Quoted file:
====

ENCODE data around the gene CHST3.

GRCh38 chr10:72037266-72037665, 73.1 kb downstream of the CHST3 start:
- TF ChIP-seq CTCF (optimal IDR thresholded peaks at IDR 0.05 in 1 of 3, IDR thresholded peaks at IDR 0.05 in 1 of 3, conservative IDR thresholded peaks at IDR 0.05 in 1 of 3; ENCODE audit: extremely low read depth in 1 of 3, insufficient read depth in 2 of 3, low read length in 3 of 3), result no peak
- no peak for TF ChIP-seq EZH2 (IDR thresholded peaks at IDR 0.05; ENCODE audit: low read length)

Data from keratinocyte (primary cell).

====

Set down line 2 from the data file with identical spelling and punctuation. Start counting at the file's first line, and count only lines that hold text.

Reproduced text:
GRCh38 chr10:72037266-72037665, 73.1 kb downstream of the CHST3 start: